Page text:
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Abstract

This paper presents a study of the effect of the modification and cooling rate on the grain count α(Al) in the Al-5Cu alloy. Research was performed on castings with walls thickness between 3 mm and 25 mm. Cooling curves were recorded to determine the cooling rate and the degree of undercooling at the beginning of solidification. It has been shown that cooling rate increases exponentially as the wall thickness of casting decreases. Moreover it has been demonstrated that the cooling rate of castings changes within a wide range (21ºC/s - 1ºC/s) when the wall thickness changes from 3 up to 25 mm. Metallographic examinations revealed primary grains (primary α(Al) grains). The paper show that the relationship between the grain count and the degree of undercooling (for non-modified and modified alloys) can be represented by the equation N = Nv = np·exp(-b/ΔTα), based on the Weibull's distribution of the size of nucleation sites.
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Abstract

The present research was conducted on thin-walled castings with 5 mm wall thicknesses. This study addresses the effect of the influence of different master alloys, namely: (1) Al-5%Ti-1%B, (2) Al-5%Ti and (3) Al-3%B, respectively on the structure and the degree of undercooling (ΔTα = Tα-Tmin, where Tα - the equilibrium solidification temperature, Tmin - the minimum temperature at the beginning of α(Al) solidification) of an Al-Cu alloy. The process of fading has been investigated at different times spent on the refinement treatment ie. from 3, 20, 45 and 90 minutes respectively, from the dissolution of master alloys. A thermal analysis was performed (using a type-S thermocouple) to determine cooling curves. The degree of undercooling and recalescence were determined from cooling and solidification curves, whereas macrostructure characteristics were conducted based on a metallographic examination. The fading effect of the refinement of the primary structure is accompanied by a significant change in the number (dimension) of primary grains, which is strongly correlated to solidification parameters, determined by thermal analysis. In addition to that, the analysis of grain refinement stability has been shown with relation to different grain refinements and initial titanium concentration in Al-Cu base alloy. Finally, it has been shown that the refinement process of the primary structure is unstable and requires strict metallurgical control.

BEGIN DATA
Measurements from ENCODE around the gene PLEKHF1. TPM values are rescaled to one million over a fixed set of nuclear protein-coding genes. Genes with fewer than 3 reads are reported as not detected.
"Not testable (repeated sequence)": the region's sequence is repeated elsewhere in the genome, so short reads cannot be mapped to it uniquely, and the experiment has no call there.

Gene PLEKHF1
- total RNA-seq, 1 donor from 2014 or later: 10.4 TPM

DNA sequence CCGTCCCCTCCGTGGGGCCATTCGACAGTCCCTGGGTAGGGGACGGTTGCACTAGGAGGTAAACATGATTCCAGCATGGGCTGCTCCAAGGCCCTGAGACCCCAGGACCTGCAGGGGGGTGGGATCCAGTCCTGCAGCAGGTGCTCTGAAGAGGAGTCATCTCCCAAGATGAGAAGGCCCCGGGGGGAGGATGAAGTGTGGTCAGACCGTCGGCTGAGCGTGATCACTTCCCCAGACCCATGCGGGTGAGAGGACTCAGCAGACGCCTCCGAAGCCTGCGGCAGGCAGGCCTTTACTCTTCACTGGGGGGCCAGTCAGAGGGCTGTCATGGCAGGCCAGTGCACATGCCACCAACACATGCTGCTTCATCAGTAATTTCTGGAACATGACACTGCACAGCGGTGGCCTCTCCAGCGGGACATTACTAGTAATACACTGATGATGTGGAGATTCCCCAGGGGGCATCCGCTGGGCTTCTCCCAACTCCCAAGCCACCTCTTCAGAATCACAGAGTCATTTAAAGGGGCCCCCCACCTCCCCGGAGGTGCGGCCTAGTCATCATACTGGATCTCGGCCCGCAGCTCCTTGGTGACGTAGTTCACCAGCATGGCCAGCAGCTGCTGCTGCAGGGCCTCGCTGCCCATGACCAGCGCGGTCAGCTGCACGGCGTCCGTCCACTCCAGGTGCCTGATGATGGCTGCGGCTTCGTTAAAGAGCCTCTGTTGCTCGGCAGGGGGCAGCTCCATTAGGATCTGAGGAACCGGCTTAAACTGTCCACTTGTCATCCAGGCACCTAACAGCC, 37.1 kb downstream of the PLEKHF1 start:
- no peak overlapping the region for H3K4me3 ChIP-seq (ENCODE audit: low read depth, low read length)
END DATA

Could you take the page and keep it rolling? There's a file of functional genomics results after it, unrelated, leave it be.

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Abstract

A eutectic reaction is a basic liquid-solid transformation, which can be used in the fabrication of high-strength in situ composites. In this study an attempt was made to ensure directional solidification of Fe-C-V alloy with hypereutectic microstructure. In this alloy, the crystallisation of regular fibrous eutectic and primary carbides with the shape of non-faceted dendrites takes place. According to the data given in technical literature, this type of eutectic is suitable for the fabrication of in-situ composites, owing to the fact that a flat solidification front is formed accompanied by the presence of two phases, where one of the phases can crystallise in the form of elongated fibres. In the present study an attempt was also made to produce directionally solidifying vanadium eutectic using an apparatus with a very high temperature gradient amounting to 380 W/cm at a rate of 3 mm/h. Alloy microstructure was examined in both the initial state and after directional solidification. It was demonstrated that the resulting microstructure is of a non-homogeneous character, and the process of directional solidification leads to an oriented arrangement of both the eutectic fibres and primary carbides.
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Abstract

The aim of this paper was to attain defect free, pure copper castings with the highest possible electrical conductivity. In this connection, the effect of magnesium additives on the structure, the degree of undercooling (ΔTα = Tα-Tmin, where Tα – the equilibrium solidification temperature, Tmin – the minimum temperature at the beginning of solidification), electrical conductivity, and the oxygen concentration of pure copper castings have been studied. The two magnesium doses have been investigated; namely 0.1 wt.% and 0.2 wt.%. A thermal analysis was performed (using a type-S thermocouple) to determine the cooling curves. The degree of undercooling and recalescence were determined from the cooling and solidification curves, whereas the macrostructure characteristics were conducted based on a metallographic examination. It has been shown that the reaction of Mg causes solidification to transform from exogenous to endogenous. Finally, the results of electrical conductivity have been shown as well as the oxygen concentration for the used Mg additives.
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